Nov 01

An Obvious Abuse Of Power Is A Crime

Up Date: 11/1/2016, 16:30

According to Pro Puclica, an ethics complaint has been filed against Rep. Jason Chafetz (R-UT) for releasing information provided to him by FBI Director Comey.

Representative Chaffetz, in an ill-planned partisan attempt, released information that compromised the integrity of the FBI, when he irresponsibly tweeted out that the case investigating Secretary Clinton’s emails had been reopened, when in fact it had not been. Members of Congress are elected to make our country a safer, better place- not to use their power to work with leaders such as Comey in a partisan fashion. I hope that both are held accountable for their actions,” said Scott Dworkin, Senior Advisor to the Democratic Coalition Against Trump.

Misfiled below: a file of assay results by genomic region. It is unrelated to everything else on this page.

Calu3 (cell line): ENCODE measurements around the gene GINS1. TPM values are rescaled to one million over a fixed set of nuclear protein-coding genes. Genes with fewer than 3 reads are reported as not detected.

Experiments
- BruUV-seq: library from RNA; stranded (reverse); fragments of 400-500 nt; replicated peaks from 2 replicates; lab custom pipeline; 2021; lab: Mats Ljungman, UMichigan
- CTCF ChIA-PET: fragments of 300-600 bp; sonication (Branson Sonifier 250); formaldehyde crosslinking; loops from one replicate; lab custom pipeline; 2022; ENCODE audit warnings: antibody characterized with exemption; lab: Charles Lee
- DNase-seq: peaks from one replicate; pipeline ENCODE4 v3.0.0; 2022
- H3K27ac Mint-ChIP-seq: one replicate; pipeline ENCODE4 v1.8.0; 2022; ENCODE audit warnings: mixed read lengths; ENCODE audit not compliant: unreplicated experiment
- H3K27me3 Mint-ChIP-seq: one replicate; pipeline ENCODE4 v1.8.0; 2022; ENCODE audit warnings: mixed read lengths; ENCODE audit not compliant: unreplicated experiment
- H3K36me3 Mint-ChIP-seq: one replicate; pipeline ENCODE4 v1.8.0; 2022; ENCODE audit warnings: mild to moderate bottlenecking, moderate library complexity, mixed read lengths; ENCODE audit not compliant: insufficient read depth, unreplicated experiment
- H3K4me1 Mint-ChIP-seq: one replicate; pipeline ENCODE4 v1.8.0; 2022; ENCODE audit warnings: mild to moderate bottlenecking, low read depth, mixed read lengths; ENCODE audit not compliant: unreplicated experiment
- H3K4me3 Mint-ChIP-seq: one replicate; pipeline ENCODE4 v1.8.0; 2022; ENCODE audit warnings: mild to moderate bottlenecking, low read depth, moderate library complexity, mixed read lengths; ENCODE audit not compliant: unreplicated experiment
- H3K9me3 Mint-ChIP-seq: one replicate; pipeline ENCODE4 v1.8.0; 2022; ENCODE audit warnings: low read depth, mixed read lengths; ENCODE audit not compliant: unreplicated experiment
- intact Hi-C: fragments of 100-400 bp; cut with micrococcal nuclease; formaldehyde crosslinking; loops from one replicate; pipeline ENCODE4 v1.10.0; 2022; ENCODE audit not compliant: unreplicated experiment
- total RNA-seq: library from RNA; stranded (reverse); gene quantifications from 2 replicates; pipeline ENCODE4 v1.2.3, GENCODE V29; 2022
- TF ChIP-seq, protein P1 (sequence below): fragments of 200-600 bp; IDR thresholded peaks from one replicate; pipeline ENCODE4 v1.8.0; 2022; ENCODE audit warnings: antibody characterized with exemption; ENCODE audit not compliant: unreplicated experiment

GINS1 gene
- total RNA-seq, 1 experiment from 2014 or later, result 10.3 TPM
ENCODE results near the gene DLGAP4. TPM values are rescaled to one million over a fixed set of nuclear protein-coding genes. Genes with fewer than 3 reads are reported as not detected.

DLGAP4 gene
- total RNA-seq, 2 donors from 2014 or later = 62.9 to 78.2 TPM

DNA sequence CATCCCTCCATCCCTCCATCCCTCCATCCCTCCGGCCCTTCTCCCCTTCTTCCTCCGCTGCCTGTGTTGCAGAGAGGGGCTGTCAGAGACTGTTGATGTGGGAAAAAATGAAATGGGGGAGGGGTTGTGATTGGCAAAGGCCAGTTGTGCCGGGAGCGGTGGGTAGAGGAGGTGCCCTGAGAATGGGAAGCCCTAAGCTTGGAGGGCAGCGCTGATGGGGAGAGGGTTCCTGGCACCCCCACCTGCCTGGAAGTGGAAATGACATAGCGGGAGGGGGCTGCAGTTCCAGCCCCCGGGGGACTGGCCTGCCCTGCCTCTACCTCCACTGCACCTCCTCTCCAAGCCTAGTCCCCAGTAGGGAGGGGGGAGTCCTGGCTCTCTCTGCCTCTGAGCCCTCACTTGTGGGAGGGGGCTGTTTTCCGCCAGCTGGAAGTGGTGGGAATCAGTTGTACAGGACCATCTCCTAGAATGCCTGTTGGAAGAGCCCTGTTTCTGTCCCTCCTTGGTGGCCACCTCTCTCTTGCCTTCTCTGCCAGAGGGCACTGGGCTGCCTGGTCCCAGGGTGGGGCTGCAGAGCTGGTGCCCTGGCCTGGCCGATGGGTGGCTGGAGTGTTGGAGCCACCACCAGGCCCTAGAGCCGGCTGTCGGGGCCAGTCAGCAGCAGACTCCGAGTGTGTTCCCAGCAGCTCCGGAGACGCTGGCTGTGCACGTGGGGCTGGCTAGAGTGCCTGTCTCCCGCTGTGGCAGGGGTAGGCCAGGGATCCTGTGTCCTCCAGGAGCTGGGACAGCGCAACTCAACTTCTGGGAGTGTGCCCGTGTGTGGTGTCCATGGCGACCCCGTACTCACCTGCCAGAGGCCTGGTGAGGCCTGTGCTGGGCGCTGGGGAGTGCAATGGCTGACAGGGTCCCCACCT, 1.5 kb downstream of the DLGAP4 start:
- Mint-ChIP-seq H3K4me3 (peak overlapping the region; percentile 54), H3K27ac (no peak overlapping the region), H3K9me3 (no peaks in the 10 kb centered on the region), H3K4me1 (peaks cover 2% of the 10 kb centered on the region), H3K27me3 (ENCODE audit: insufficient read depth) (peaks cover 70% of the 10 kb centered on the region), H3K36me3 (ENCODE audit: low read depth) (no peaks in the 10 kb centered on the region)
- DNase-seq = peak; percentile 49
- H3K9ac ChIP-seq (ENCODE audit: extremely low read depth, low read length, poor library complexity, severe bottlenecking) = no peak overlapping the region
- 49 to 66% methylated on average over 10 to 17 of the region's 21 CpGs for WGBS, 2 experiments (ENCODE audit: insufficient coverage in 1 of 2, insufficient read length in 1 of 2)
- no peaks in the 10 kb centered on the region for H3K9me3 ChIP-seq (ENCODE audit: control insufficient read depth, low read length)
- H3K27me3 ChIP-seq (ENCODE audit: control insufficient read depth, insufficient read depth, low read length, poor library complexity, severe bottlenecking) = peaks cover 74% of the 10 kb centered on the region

As most people know by now, FBI Director James Comey sent a cryptic letter to Republican congressional committee chairs informing them that the FBI had uncovered some emails that may, or may not, have something to do with a previous investigation into Secretary Hillary Clinton’s private email server. The letter coming less than two weeks before a presidential election has ignited a fire that has been smoldering since July when Comey inserted his unsolicited and unprofessional opinion about Democratic presidential nominee Hillary Clinton’s handling of her e-mails. Anybody who was paying attention and has not completely blanked out the Bush – Cheney crime family know that Comey has always been a professional hack who has been abusing his powers for years. As a reminder here’s the chronicle of his crimes from The Guardian’s Trevor Timm starting with the facts about that ICU intervention: